Recasting Abbey Road in Aluminium

Aluminium cans are an infinitely recyclable form of packaging—and a highly versatile one.
6 December, 2016
Artists the world over enjoy turning humble aluminium beverage cans into timeless art pieces.
American Jeff Ivanhoe is an unusual pioneer when it comes to recycling aluminium, which he started doing 35 years ago. That is because Ivanhoe, trained as a graphic artist, turns those empty beverage cans into beautiful mosaics that are just as likely to be found in museums as they are in the ordinary home.

Ivanhoe uses an Exacto knife and straight edge to cut colorful bits of aluminium away from their source. He then creates flat mosaic tiles and arranges the bits to reveal famous portraits – like those of Marilyn Monroe or Abraham Lincoln – in dimensions both large and small. Based in Phoenix, Arizona, his work emphasizes the American Southwest with aluminium art pieces that feature Native Americans, horses, and rugged, arid landscapes. Yet he also re-creates iconic pop culture images, like the Beatles' Abbey Road album cover, and art that connects to sports enthusiasts, vintage cars, pet lovers, and more.
Image: Art Blog
"I grew up listening to the music these boys created," Ivanhoe says in a video clip, describing how his work with recycled aluminium brought the Beatles back to life. "It was an honor to be given a commission to create Abbey Road my way." The project took approximately 10,000 aluminium tiles and an entire month to complete, he says, and spans the length of a wall at nearly natural human height.
The works are best described as a modern take on pointillism, perhaps the essence of the mosaic form, and the pieces that Ivanhoe dubbed "Alumosaics" are more art than novelty. Ivanhoe studied at the University of Arizona and continued a career in art, advertising and promotional work. Many of his pieces are commissioned, yet the art remains accessible, even whimsical, with mosaics that celebrate ice cream cones, butterflies, a favorite football team, or urban stoplights and streetscapes.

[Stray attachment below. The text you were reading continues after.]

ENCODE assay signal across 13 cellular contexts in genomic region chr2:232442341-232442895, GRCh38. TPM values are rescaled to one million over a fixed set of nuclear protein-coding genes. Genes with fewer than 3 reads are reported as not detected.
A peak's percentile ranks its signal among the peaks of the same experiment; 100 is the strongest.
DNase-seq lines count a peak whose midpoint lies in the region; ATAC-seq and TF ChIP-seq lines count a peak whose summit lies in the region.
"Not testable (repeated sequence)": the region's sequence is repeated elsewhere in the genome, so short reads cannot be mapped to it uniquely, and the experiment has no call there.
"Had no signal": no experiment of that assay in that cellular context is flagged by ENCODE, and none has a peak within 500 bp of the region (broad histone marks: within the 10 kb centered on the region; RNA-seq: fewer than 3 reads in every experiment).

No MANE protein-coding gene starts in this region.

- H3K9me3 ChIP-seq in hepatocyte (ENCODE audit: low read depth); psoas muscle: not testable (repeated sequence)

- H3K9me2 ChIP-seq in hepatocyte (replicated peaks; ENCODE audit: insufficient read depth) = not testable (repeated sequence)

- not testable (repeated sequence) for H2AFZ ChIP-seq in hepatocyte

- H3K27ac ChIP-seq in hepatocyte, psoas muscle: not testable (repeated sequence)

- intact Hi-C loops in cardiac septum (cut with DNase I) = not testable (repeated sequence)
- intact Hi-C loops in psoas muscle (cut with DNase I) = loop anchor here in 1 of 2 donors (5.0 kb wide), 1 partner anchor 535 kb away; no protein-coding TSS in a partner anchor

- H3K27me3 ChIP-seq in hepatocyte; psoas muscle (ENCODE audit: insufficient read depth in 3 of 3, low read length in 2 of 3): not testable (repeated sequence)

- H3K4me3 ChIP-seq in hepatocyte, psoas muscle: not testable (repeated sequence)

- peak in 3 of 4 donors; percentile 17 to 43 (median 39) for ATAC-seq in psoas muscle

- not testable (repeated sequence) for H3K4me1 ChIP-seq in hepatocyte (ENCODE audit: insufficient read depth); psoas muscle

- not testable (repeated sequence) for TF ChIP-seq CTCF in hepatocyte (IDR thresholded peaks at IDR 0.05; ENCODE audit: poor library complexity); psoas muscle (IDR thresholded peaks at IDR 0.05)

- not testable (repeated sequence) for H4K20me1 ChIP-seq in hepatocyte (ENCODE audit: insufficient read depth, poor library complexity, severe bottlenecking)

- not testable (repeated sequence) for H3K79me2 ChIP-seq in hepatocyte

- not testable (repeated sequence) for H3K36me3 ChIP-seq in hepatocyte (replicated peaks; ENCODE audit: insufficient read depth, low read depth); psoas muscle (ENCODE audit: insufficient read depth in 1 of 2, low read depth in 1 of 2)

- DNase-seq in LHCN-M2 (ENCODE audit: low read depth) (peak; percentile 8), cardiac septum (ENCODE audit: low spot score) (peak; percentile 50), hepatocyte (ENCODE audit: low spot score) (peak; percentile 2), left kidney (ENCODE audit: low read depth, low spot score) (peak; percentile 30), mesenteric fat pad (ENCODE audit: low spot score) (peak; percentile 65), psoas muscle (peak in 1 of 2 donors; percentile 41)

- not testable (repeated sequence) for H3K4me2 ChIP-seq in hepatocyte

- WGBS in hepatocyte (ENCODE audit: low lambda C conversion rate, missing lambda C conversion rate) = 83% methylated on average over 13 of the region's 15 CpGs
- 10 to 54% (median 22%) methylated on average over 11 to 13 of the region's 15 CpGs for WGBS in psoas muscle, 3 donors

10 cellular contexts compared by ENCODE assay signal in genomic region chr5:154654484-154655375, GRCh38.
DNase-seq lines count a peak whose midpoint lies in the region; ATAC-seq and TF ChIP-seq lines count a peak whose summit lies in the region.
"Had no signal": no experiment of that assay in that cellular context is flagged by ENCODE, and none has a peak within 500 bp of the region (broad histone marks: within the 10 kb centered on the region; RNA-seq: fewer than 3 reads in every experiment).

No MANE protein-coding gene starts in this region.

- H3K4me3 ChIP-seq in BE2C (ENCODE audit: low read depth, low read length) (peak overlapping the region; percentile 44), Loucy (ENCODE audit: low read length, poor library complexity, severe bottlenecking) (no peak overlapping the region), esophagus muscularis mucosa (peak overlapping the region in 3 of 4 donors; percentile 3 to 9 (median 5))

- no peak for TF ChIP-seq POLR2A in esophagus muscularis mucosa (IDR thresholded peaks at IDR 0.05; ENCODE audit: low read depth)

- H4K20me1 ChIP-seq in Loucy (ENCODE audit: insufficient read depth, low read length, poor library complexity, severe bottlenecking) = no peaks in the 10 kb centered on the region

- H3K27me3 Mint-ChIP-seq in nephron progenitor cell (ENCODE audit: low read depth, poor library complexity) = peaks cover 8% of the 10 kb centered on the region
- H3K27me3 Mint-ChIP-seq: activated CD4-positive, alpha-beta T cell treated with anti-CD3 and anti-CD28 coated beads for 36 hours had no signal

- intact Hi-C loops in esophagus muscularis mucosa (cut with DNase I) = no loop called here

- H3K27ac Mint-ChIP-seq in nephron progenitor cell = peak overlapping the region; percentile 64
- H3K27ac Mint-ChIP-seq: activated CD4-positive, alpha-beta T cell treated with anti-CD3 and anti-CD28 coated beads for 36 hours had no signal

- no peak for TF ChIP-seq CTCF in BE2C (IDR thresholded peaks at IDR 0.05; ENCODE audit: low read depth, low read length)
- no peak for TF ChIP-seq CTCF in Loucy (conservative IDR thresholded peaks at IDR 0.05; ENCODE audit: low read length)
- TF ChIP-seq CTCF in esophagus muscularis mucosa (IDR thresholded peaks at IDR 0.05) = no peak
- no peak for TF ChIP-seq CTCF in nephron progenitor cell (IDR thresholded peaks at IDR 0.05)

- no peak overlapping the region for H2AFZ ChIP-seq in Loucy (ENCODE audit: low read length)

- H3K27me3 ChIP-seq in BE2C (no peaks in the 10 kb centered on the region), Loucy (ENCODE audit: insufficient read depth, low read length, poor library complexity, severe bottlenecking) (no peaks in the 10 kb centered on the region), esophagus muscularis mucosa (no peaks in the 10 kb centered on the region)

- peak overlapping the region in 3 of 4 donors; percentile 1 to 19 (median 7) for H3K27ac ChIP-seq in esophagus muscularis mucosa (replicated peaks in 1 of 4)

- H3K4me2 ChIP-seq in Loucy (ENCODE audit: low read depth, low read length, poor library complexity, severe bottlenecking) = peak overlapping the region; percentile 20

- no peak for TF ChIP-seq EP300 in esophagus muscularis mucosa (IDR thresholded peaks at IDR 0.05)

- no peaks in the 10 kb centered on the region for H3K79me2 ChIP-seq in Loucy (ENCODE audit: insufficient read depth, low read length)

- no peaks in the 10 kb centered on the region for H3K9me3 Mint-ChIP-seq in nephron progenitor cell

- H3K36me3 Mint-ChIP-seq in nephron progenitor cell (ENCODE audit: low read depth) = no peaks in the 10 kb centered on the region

What inspired his love for mosaics? The answer might be stained glass windows. Although he is trained in other art forms, Ivanhoe tells a story of a contest – held when he was in primary school – to design a stained glass window to be used as a set backdrop during a school play. He designed the winning entry in crayon, paying close attention to each tiny piece and unique shape, and grew to love the vehicle for expression.
Image: Inhabitat
That is not really what started his mosaic making, though. Ivanhoe's entire enterprise literally began on a shoestring, because he patented a new kind of shoelace with aluminium tips on them. He never made any money on the 1980s-era stretchy shoelaces, but the project left him with a ton of tiny aluminium scraps all over the house. His wife Barbara, a designer and art director who provides his inspiration, saw the colorful side of the scraps where he had simply focused on the shiny, silvery metallic side for his laces.

The rest was history. By 2014, Ivanhoe had created 240 murals across his career. He also credits an art professor, Carl Heldt, who created pieces in wood with a similar vision, for advancing his own skills.

Ivanhoe is also a music enthusiast, and the artist listens to classic rock while working in hours-long stretches on the mosaics. They often portray performers, sports heroes, or even comic book superheroes like Superman. That commissioned piece Ivanhoe completed in aluminium bits to create Abbey Road is an example of not just an emphasis on the natural world, but the cultural influences in a shared ecosystem – all reflected in a recycled aluminium material that finds a new role in the hands of the mosaic artist.
Banner image: Chica and Jo